[Taxacom] The role of ADBC (NSF national digitizationsol...

Stephen Thorpe stephen_thorpe at yahoo.co.nz
Thu Sep 30 00:07:22 CDT 2010


your multipede websites are excellent, and if everyone did suchlike for all 
other taxa, things would be if not ideal, then pretty darn close. But that ain't 
gonna happen. I do think you would have been better to put your multipede info 
on Wikispecies instead - perhaps(?) sacrificing some credit for the sake 
of greater flexibility and recognition that other people might also be able to 
make useful contributions to it, but what you have done is still superb. 
However, I still do see a need for a global synthesis of biodiversity info 
without waiting for a million more Bob's to contribute a piece of the jigsaw ...


From: Bob Mesibov <mesibov at southcom.com.au>
To: Stephen Thorpe <stephen_thorpe at yahoo.co.nz>
Cc: TAXACOM <taxacom at mailman.nhm.ku.edu>
Sent: Thu, 30 September, 2010 5:24:21 PM
Subject: Re: [Taxacom] The role of ADBC (NSF national digitizationsol...

Stephen Thorpe wrote:

"it is about making information, even highly technical information, available, 
and not under the control of a few people to hold it to ransom ... 

Once again, you betray your dislike and disinterest for comprehensive syntheses 
of biodiversity information, seemingly being of the opinion that all we need is 
an expert for each and every taxon and all is sweet."

'Dislike and disinterest' is mild; in private I use much stronger language. As 
for the first quoted line, above, you only have to look at my two multipede 
websites to see how strongly I agree.

Wikispecies doesn't liberate technical information from the control of a cabal 
of taxon experts. It directs attention to the constant flow of technical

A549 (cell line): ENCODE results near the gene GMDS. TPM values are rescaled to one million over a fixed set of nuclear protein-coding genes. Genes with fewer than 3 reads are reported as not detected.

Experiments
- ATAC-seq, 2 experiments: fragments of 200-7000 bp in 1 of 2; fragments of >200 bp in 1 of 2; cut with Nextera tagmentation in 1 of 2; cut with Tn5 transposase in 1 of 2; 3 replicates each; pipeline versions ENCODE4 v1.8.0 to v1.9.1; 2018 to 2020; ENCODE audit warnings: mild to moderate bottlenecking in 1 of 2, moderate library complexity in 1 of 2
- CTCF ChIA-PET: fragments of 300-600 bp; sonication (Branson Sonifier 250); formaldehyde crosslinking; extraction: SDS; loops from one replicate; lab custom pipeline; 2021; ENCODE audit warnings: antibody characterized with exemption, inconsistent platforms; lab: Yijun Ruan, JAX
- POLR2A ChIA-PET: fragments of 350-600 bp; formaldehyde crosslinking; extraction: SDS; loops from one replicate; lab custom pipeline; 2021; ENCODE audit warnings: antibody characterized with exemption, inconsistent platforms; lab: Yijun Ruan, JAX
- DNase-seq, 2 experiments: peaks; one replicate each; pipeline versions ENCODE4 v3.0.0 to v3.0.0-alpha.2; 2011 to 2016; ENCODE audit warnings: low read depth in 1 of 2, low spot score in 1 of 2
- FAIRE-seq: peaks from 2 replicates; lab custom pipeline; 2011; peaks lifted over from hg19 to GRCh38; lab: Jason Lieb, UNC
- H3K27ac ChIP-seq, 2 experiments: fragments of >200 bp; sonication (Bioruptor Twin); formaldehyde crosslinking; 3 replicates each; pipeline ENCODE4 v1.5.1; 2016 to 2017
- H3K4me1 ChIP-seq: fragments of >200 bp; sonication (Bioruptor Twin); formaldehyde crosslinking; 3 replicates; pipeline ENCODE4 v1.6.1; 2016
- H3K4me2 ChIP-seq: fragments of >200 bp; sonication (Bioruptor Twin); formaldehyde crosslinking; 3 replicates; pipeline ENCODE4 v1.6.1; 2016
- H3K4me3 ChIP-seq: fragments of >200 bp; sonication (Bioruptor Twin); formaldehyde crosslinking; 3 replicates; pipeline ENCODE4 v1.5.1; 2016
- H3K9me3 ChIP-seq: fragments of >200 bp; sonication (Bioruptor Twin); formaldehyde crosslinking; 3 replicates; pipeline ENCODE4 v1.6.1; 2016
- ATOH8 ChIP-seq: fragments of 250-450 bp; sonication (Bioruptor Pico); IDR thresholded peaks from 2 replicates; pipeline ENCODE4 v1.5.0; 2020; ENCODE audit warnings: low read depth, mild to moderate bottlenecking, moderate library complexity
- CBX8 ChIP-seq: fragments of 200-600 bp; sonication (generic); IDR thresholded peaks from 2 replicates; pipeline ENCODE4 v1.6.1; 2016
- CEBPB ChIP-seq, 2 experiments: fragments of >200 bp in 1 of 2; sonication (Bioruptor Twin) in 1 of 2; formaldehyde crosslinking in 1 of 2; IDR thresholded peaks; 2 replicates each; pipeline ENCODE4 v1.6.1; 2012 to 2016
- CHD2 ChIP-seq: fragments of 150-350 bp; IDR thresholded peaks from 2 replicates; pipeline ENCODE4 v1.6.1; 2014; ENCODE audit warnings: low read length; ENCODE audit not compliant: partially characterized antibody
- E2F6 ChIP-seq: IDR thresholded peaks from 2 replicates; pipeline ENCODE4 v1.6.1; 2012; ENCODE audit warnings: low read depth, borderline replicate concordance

information that experts are mining, taxon by taxon, from a mountain of 
ignorance. We do need an expert for each and every taxon. Where you 
misunderstand me is that you think I'm saying that's sufficient as well as 
necessary ('all we need...'). It isn't sufficient, but there are other and 
better ways for taxonomists to apply their knowledge for widespread benefit than 
to simplify it for databases.

Re-read what the former EOL head James Edwards said about taxonomists in 2007: 
"We have not given enough thought to the people who provide the information on 
which the Encyclopedia of Life is built. We are looking into ways to keep that 
community going." So thoughtful of him. But there will still be taxon experts 
long after EOL is archived and forgotten.
Dr Robert Mesibov
Honorary Research Associate
Queen Victoria Museum and Art Gallery, and
School of Zoology, University of Tasmania
Home contact: PO Box 101, Penguin, Tasmania, Australia 7316
03 64371195; 61 3 64371195
Webpage: http://www.qvmag.tas.gov.au/?articleID=570


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